Recently, I was fortunate enough to travel to Italy to attend the 16th World Congress in Gynaecological Endocrinology. Now, I know well enough that everyone is not interested in this specific topic or field, however, there are conferences held in a wide range of fields in beautiful and exotic locations each year.
You may have asked yourself, why is attending a conference important?
Well, science does not flourish in a vacuum. Ideas and discoveries wither away if they are not brought to life by effective communication and disclosure.
Sharing research ideas, hypotheses, challenges, and advances with like-minded colleagues is fundamental to the advancement of all fields of inquiry.
Travelling and presenting your research findings at a local, national or international conference can be one of the most exhilarating, and perhaps terrifying, aspects of graduate studies. Whether it is a poster or oral presentation, sharing your results with scientists in your field from around the world is certainly a pinnacle of scientific achievement and success.
The feedback you receive and the enlightenment your discoveries can bring to your field of inquiry can all be indispensable for allowing you to highlight your achievements and raise your profile. Plus, there is the extra benefit of visiting places you have always wanted to visit.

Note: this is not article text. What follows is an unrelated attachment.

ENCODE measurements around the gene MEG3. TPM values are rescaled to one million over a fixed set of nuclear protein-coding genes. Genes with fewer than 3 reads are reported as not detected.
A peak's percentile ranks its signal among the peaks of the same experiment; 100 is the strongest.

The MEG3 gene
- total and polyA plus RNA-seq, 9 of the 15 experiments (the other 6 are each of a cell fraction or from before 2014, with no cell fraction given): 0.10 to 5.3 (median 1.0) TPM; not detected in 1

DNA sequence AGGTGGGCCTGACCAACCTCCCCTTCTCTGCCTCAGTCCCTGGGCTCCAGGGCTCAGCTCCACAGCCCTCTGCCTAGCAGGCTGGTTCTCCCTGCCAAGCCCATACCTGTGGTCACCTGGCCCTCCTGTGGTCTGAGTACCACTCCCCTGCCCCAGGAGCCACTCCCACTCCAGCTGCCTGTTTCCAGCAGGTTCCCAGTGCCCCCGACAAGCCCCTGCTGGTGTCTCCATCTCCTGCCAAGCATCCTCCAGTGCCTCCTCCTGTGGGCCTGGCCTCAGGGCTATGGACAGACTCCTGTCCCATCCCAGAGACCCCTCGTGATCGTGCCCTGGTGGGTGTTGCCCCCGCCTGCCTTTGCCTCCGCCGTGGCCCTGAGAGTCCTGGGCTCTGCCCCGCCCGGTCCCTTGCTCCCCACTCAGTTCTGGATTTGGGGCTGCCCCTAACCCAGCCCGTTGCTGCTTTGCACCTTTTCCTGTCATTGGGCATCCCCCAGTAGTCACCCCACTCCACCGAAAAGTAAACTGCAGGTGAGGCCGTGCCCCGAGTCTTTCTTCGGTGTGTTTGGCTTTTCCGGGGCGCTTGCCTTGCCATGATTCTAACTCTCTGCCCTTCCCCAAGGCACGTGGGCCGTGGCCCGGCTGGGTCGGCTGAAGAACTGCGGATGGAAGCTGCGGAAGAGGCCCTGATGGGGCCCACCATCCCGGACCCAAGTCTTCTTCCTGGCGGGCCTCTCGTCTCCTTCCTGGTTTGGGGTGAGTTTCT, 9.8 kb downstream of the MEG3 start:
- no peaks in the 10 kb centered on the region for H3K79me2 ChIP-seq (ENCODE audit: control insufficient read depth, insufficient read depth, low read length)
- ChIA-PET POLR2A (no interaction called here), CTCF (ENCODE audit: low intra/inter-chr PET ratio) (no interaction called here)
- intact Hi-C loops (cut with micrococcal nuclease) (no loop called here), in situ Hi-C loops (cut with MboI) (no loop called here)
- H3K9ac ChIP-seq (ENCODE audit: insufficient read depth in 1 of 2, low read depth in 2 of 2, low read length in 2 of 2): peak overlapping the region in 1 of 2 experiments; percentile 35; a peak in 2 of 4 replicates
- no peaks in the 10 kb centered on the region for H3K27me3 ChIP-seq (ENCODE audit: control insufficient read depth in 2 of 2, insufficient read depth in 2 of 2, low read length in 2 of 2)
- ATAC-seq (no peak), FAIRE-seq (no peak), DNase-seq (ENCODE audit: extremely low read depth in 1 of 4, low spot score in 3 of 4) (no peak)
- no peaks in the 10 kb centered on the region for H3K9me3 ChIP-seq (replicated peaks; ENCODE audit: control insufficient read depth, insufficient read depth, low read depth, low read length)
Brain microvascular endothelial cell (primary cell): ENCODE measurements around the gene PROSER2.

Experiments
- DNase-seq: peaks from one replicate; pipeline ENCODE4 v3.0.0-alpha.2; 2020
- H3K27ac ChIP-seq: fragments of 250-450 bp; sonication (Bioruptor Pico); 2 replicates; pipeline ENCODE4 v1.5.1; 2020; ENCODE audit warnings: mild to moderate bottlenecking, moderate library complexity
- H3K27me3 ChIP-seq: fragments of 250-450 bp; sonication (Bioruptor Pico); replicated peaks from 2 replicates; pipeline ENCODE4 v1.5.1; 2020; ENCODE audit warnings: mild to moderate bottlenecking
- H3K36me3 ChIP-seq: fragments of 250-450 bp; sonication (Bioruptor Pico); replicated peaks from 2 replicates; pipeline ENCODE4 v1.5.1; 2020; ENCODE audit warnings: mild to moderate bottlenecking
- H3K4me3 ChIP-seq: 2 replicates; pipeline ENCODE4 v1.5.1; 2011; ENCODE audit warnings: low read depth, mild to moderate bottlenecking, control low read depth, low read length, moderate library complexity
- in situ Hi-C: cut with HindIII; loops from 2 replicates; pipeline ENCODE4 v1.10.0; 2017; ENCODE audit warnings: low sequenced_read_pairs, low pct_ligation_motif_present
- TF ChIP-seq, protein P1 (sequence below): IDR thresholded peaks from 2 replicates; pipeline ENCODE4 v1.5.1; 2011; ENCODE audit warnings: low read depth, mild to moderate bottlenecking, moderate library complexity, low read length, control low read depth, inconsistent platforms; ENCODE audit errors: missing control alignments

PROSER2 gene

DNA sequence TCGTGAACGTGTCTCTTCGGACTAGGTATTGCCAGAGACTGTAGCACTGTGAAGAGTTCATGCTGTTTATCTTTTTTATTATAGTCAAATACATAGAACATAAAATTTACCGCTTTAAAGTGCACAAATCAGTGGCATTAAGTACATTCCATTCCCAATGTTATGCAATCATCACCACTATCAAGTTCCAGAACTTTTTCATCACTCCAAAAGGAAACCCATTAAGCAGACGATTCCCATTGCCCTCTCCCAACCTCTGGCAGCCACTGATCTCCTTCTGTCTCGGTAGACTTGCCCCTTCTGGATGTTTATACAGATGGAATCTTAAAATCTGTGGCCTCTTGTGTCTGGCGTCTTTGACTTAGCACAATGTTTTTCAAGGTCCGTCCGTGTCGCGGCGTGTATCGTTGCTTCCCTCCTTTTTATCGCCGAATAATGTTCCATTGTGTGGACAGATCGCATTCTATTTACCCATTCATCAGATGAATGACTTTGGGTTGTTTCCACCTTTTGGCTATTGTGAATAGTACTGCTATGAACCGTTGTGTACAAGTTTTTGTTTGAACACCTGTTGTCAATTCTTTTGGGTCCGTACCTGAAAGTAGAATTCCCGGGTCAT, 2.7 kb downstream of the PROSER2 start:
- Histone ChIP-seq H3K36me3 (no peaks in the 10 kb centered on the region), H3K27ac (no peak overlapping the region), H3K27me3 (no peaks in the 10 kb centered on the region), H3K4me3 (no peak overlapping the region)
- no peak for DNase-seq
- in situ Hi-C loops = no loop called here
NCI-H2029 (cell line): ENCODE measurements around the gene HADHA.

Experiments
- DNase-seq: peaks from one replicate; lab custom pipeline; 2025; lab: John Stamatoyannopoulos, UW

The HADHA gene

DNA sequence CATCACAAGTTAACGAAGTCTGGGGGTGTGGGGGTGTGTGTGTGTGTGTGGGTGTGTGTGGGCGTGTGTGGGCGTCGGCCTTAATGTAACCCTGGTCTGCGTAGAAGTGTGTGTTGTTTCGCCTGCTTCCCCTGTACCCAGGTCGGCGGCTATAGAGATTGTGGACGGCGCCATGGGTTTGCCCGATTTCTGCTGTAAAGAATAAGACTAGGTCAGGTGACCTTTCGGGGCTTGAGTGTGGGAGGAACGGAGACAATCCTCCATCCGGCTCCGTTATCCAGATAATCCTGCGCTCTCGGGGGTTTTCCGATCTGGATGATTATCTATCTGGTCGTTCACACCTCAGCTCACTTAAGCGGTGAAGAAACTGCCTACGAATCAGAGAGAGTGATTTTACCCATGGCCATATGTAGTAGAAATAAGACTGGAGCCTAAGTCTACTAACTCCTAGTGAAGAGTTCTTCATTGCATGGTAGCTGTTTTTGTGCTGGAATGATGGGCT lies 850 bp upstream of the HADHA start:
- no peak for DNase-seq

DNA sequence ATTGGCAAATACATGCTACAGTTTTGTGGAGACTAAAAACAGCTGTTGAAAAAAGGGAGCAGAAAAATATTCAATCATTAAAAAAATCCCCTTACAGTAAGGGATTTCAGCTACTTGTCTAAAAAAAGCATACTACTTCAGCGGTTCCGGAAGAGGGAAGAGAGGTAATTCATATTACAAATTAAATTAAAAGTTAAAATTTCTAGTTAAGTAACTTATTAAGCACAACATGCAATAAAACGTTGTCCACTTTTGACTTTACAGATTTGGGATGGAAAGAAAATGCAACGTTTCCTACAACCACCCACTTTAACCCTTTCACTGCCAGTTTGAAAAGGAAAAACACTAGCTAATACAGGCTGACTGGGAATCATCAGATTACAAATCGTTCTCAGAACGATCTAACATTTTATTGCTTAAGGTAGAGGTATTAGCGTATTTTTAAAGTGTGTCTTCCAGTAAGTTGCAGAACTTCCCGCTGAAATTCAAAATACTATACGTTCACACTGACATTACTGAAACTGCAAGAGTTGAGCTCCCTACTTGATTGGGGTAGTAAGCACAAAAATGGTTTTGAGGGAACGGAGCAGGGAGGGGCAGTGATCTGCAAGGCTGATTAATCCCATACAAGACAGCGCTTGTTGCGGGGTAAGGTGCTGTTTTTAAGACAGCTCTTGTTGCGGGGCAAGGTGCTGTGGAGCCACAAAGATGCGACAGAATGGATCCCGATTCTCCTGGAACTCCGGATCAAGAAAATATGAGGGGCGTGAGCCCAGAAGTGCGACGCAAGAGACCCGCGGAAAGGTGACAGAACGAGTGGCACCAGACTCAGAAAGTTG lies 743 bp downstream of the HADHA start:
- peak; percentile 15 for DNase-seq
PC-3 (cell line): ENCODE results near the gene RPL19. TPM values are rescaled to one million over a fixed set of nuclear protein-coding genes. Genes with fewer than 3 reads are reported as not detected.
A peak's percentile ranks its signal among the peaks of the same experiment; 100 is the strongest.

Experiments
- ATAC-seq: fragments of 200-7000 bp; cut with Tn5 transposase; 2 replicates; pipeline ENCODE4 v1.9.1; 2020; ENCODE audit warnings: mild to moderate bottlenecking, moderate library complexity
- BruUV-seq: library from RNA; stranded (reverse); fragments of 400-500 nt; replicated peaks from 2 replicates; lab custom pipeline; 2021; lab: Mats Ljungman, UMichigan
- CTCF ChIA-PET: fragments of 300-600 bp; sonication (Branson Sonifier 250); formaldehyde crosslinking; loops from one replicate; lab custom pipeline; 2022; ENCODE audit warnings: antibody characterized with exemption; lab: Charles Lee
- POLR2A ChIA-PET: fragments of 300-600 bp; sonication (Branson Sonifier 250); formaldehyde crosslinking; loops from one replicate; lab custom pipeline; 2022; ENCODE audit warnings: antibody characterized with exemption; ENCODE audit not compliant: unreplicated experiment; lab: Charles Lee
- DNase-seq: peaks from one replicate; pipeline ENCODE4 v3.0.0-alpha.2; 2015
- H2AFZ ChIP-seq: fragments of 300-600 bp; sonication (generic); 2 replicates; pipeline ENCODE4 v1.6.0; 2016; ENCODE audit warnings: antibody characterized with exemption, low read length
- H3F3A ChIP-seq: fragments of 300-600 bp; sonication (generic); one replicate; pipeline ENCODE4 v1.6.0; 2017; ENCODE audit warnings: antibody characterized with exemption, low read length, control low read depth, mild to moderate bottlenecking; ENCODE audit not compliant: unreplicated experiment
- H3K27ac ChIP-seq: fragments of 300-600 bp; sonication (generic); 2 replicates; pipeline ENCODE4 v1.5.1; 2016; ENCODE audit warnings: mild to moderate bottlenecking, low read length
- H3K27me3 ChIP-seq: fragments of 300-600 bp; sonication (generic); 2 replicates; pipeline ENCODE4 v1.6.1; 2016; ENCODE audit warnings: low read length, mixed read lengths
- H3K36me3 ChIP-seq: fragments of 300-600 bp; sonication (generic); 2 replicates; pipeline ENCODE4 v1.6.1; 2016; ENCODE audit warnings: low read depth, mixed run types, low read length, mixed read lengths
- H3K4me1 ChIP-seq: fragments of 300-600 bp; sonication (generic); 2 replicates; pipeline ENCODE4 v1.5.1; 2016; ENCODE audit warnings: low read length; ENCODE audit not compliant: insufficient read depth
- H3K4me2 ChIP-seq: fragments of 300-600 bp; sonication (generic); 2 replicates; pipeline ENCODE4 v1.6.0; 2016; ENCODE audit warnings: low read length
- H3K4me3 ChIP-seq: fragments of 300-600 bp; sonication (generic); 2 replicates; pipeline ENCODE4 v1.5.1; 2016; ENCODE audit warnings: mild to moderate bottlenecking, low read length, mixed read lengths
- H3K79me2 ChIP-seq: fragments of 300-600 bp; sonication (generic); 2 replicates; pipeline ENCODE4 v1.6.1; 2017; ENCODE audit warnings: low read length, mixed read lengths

They say the world is getting smaller, however, for science and research it has always been small. Globalization is simply a fact, not a concept when applied to research fields.
To be successful, you need to know what is happening in labs in your field around the world. The person who may have the biggest impact on your project’s success is likely not next door to you, but halfway around the world. This is how research works and why it is such a global activity.
It is important to get out of your backyard every so often to see what is happening. Almost all of our research-based graduate students do attend local, national or even international conferences in their research area during their graduate studies training period. This essential activity is fundamental to your development as a competitive global research scientist.
My advice to you is take full advantage of all such opportunities that come your way. See you next month and keep working on those discoveries.